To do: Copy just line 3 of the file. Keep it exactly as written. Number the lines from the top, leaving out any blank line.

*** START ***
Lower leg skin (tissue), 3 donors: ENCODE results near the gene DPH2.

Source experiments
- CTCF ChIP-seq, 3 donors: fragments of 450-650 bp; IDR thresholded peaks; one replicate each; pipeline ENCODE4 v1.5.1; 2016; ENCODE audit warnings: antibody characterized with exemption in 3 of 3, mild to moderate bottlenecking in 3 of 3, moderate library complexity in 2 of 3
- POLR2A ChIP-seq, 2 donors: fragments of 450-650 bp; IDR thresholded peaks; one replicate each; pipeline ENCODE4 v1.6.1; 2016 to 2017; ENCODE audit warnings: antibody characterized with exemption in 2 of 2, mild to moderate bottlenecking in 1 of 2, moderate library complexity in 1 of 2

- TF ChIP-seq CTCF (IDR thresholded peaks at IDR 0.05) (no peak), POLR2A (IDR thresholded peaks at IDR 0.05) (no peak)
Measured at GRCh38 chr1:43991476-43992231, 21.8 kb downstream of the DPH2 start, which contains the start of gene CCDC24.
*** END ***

- CTCF ChIP-seq, 3 donors: fragments of 450-650 bp; IDR thresholded peaks; one replicate each; pipeline ENCODE4 v1.5.1; 2016; ENCODE audit warnings: antibody characterized with exemption in 3 of 3, mild to moderate bottlenecking in 3 of 3, moderate library complexity in 2 of 3